Located just minutes away from Downtown Victoria (British Columbia, Canada), the Craigdarroch Castle resides in an area full of beautiful and unique homes, in a very peaceful and pleasant looking neighborhood and was a joy to drive through, much like the rest of Victoria, BC.

Consider following me for updates and to find not only my other travel bloopers, blunders and shenanigans but also photography related news/reviews and the occasional contest entry.

All the photos (unless otherwise noted in the post) were taken by me and are available for sale. If you’re interested in buying an image or three, 😃 please don’t hesitate to contact me for more details. Thanks in advance!

Comments & Critiques are always welcome, as are upvotes and resteems.

Thanks for viewing and best wishes,

Ray

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Photographer’s travel hack. Have you heard of Nitecore?

I’m so excited! I got this Nitecore charger for Father’s Day! Man, I wish I had this on my Japan trip. You can read about the ordeal in my Tokyo Post. I’ve been wishing for a USB camera battery charger for years! This is the model I just got, the Nitecore UCN1.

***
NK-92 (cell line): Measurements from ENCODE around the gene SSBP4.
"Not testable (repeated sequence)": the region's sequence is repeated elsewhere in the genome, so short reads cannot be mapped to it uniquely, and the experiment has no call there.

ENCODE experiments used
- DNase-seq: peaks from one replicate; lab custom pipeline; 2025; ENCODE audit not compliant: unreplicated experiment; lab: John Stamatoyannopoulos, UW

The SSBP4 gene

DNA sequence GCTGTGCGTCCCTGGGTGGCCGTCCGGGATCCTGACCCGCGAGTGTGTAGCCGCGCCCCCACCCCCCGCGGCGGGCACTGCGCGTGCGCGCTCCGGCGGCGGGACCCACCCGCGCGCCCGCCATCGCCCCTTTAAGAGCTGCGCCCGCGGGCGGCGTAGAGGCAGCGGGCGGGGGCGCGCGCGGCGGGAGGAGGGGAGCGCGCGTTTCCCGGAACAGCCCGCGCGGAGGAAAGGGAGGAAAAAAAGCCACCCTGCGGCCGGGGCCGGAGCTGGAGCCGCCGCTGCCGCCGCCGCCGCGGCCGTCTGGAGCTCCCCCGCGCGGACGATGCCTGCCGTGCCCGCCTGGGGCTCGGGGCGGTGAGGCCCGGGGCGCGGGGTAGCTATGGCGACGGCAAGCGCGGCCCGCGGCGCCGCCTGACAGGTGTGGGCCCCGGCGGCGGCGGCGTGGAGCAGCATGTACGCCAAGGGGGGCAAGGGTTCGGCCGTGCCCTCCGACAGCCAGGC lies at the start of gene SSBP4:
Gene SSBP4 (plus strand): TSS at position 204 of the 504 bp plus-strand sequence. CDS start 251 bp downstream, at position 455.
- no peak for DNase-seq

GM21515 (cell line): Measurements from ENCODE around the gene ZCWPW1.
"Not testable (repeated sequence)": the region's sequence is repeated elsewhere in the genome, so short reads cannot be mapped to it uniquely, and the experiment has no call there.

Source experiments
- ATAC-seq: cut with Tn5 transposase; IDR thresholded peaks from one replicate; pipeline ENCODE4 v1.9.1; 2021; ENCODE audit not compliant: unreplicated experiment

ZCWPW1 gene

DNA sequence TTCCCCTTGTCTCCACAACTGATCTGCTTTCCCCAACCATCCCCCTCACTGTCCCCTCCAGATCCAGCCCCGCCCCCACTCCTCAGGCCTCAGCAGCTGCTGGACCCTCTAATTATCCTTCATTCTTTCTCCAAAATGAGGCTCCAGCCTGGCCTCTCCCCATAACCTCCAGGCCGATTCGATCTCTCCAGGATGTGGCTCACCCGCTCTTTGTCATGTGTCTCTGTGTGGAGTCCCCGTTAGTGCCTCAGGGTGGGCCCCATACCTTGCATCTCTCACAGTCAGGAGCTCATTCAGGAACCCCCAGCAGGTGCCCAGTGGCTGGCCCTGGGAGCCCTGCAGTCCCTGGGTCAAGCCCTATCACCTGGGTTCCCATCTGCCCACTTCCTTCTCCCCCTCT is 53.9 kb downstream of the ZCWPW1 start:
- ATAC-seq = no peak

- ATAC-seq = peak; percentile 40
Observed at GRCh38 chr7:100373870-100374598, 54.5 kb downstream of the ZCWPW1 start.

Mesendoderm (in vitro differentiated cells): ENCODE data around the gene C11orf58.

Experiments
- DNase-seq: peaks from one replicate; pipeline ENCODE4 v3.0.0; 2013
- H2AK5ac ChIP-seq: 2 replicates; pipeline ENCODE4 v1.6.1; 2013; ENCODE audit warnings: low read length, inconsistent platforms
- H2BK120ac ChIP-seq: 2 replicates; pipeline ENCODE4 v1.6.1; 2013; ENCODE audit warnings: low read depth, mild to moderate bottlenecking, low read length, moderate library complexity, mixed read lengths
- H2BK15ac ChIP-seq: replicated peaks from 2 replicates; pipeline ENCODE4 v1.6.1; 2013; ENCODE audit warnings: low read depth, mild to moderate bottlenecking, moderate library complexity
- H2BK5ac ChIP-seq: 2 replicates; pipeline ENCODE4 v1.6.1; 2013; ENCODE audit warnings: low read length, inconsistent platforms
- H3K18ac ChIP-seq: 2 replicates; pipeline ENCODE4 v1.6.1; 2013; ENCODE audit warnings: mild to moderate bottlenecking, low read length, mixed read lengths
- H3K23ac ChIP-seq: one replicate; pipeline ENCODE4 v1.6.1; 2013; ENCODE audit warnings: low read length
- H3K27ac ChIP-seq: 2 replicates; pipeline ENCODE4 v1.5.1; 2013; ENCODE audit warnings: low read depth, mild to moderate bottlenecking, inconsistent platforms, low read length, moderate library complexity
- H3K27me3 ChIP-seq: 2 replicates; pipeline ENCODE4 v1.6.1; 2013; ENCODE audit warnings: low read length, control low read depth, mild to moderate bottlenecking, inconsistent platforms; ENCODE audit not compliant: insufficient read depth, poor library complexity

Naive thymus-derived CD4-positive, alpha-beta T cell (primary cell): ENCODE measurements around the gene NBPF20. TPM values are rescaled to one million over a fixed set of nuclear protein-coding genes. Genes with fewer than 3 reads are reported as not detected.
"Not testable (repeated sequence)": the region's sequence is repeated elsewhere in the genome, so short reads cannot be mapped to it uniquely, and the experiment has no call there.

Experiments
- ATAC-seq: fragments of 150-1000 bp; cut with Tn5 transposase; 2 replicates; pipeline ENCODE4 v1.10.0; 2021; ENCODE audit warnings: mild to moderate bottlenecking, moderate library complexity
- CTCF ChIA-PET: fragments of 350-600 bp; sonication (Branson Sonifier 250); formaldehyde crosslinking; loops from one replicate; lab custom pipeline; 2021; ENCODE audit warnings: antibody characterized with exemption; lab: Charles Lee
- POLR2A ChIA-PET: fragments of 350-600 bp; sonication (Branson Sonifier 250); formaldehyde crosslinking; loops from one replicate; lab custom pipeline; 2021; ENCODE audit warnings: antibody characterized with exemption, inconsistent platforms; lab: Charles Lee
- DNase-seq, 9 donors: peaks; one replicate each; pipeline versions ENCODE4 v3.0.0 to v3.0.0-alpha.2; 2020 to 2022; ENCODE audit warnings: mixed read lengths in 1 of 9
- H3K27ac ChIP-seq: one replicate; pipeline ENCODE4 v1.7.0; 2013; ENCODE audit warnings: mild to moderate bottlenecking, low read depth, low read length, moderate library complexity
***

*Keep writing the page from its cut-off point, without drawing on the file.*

Basically, this little device can charge your camera battery via USB. I always carry a portable battery and one that is capable of charging everything I use, including my “mini laptop.” For reference, my portable battery is a 10,000 mah battery with 3A output made by Red Monster (model: power up mini), it’s roughly the same size as the Nitecore UCN1. There’s bigger/better battery packs out there but that’s the one I currently use. Anyways, back to the Nitecore UCN1.